Day four of the stupid flu, it shows no signs of going away, and the last couple of days have passed in a bit of a fugue. I had to break out the big guns of Day and Nyquil and I am not pleased about it since now I have flu medicine derp on top of flu derp. The derp is real and certainly not how I wanted to start off the new year or my return to blogging after a vacation. But, as they say, the show must go on…all I can hope is that the show makes sense when I read it again later!
Today I am looking at The Kent & Sussex Tea & Coffee Co’s Black Tower Tea, a fun blooming style tea usually made from Yunnan Hong Cha (ones I have had in the past were, this one specifically does not say, but it looks and tastes like a Dianhong) and it will be very hard to not call this tea Barad Dur, since you know, Black Tower. I also see this tea named Black Pagoda (which reminds me of the movie Dragon Tiger Gate) and Black Pyramid (which reminds me of Thundercats) seriously the various names for this tea remind me of so many bits of pop-culture that it is ridiculous. The aroma of the little towers is classic Dianhong with notes of yams, malt, toffee, roasted peanuts, and molasses. It is sweet and rich with just a touch of nuttiness to tie the sweet notes together.
I decided to brew one tower in my carved serpentinite 90ml gaiwan, the aroma of the slowly unfurling tower (it now looks like a sea monster) is quite sweet with strong notes of molasses, malt, sweet potatoes, a touch of dried cherries, and toffee. I love the toffee note, a lot of times I run into molasses and brown sugar, but not often in a way more reminiscent of straight up candy. The aroma of the first steep is a little creamy, like toffee and yams, reminding me a bit of a sweet potato pie and a sprinkling of dried cherries. It is quite a sweet aroma with a mild richness.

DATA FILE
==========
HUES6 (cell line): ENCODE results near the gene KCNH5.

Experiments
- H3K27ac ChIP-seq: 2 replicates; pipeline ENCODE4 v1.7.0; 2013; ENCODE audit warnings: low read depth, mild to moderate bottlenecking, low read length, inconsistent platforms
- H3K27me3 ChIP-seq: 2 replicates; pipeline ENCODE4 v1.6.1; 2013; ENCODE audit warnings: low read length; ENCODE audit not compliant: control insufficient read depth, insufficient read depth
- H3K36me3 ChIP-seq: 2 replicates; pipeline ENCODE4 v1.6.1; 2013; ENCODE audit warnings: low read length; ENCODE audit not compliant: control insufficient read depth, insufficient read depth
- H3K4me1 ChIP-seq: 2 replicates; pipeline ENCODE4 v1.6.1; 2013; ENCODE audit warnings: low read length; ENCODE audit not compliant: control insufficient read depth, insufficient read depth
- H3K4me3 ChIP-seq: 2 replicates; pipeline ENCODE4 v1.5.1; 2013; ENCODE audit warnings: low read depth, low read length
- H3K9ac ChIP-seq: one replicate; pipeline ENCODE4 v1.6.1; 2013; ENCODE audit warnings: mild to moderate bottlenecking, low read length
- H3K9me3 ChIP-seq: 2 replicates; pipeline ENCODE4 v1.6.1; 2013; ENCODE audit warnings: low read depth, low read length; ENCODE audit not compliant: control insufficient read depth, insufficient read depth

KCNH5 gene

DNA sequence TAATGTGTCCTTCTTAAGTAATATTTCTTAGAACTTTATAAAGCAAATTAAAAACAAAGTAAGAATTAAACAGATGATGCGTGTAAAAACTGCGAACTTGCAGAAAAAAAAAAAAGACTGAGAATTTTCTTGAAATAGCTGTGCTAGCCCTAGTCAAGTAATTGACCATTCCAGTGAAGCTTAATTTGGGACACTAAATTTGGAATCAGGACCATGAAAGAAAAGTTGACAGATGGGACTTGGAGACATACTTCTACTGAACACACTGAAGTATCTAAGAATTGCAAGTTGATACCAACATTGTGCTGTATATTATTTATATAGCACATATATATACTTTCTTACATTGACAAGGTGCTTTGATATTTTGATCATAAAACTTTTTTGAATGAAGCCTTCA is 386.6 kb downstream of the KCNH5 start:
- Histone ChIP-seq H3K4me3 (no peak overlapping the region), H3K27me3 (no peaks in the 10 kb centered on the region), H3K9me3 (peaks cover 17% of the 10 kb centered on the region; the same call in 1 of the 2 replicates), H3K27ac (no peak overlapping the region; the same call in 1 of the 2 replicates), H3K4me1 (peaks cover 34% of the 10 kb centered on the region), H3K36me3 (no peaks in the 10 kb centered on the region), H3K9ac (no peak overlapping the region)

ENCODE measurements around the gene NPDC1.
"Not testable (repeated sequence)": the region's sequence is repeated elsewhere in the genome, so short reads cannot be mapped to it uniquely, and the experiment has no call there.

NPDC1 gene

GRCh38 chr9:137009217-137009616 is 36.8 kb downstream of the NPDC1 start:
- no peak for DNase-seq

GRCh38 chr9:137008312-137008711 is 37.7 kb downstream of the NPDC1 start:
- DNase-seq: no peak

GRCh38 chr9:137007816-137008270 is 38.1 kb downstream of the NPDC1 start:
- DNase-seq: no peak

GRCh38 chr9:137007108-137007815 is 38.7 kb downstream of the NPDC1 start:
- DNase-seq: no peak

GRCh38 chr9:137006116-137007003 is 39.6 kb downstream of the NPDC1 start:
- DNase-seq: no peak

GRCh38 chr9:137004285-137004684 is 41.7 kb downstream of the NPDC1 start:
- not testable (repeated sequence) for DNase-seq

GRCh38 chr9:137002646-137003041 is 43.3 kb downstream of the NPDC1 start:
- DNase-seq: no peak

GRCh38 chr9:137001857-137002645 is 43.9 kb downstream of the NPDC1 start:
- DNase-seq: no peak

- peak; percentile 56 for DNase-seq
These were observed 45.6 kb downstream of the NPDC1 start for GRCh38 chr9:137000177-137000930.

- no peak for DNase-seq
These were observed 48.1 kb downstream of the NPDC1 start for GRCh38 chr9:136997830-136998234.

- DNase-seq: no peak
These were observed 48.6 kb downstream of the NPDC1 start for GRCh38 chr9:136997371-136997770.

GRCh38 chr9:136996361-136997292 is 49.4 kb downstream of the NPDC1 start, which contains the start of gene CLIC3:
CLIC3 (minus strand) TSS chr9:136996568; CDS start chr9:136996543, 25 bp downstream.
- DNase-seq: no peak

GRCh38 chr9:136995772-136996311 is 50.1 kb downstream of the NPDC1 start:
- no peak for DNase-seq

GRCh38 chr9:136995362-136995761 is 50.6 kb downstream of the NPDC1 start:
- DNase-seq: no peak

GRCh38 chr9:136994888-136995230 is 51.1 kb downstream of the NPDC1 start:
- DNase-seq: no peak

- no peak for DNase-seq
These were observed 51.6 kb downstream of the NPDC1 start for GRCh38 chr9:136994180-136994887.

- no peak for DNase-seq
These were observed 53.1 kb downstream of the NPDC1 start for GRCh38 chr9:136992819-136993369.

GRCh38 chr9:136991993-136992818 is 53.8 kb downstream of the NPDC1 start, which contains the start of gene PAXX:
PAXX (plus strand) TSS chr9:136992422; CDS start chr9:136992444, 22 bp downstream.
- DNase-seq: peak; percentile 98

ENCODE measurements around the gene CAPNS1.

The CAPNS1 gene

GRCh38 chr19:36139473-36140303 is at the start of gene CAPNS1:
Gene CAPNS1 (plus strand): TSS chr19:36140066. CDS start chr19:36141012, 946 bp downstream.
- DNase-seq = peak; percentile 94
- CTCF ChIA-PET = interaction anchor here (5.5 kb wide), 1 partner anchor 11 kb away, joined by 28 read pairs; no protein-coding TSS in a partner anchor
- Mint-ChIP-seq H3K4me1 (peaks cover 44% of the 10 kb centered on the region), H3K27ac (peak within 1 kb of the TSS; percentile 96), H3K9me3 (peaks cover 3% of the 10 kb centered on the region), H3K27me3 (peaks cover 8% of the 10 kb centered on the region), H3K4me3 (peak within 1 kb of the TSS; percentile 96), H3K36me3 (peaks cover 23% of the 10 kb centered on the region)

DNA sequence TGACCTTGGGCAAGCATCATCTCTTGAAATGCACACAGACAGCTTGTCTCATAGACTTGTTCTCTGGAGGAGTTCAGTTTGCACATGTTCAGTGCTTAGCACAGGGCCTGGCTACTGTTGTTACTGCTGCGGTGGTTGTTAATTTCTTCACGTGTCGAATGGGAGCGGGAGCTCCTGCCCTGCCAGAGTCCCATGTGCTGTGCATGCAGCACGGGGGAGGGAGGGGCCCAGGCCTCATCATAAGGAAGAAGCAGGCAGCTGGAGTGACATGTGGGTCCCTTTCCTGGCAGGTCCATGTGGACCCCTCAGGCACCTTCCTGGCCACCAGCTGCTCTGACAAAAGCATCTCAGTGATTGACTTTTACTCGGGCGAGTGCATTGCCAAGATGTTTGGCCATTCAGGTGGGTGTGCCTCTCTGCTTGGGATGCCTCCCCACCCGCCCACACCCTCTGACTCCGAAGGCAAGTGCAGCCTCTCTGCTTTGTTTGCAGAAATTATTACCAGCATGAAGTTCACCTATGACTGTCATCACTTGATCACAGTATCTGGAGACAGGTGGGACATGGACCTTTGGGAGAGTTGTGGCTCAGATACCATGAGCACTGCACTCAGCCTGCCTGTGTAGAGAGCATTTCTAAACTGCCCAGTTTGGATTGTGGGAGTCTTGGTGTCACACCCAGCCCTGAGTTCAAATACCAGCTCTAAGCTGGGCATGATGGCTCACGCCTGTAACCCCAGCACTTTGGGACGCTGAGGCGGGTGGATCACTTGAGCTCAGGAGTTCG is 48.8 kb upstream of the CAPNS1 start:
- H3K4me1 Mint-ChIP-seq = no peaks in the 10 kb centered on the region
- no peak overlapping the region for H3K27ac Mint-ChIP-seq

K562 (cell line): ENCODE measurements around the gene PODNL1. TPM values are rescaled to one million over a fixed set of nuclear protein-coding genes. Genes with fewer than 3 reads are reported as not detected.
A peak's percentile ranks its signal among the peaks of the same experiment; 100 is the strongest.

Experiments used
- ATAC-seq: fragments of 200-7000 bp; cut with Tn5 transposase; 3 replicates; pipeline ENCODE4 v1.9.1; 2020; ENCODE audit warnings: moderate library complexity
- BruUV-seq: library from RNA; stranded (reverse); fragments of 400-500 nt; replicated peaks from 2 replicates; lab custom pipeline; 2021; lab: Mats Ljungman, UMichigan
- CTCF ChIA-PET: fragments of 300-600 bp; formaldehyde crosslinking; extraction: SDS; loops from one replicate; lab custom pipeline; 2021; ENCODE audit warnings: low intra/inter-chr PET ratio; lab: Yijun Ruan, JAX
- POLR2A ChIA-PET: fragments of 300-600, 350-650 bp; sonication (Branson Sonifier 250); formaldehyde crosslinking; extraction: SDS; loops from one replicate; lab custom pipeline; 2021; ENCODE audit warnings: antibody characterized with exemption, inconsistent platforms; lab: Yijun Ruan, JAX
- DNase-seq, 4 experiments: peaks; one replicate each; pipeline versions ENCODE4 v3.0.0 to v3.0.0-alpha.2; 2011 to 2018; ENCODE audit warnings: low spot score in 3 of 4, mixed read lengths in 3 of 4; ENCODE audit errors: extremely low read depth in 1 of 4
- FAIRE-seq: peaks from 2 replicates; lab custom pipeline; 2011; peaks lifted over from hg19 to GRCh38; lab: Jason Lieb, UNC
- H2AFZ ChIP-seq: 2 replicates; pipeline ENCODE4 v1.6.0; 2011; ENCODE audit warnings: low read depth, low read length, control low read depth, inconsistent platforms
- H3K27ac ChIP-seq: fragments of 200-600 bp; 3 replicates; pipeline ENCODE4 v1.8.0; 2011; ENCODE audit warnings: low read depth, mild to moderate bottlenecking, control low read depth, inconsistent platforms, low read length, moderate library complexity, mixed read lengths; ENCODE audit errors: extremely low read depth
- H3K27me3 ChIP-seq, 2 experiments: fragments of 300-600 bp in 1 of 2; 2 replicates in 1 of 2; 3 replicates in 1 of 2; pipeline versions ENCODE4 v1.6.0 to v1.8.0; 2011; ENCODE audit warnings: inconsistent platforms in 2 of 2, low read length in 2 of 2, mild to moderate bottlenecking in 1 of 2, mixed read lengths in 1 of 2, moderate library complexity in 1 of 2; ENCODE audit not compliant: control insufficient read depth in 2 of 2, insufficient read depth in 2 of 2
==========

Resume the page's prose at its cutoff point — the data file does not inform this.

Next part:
So, if you want a hongcha that focuses more on other notes usually present and not the strong chocolate burst many Dianhongs are famous for, this is a good pick. There is a hint of cocoa, but mostly the first steep is all about yam, malt, dried cherries, and toffee. The malt is fairly mild, mostly the tasting notes focus on the sweet starchy yams rather than the richness of the other notes. The mouthfeel is smooth and light, not too thick but also quite present. For the aftertaste you get a lingering note of candied yams, not too long lasting, but distinct.
The second steep brings a much more sea creature like a tower, it has fully unfurled at this point. The aroma is sweeter, somehow, definitely strong toffee and candied yams with a lingering hint of dried cherries. As expected the taste is more intense, sweeter notes of toffee and toasted peanut really reminding me of peanut brittle with a touch of dried cherry and strong lingering yams. The aftertaste is a lingering yam note that lasts longer than the previous steep.
The third, fourth, fifth, and sixth steep all really sing the same siren song of Dianhong goodness, strong yams and toffee, gentle malt, ghostly cocoa, mellow cherries, and a slight hint of black pepper and woodiness. I was glad that this tea lasts a while, I found the notes being sweet and almost dessert-like made these entertaining towers a great afternoon or evening tea over a breakfast tea (though you all know me, I drink whatever whenever) so yes, I have drank this tea both in the morning and right before bed.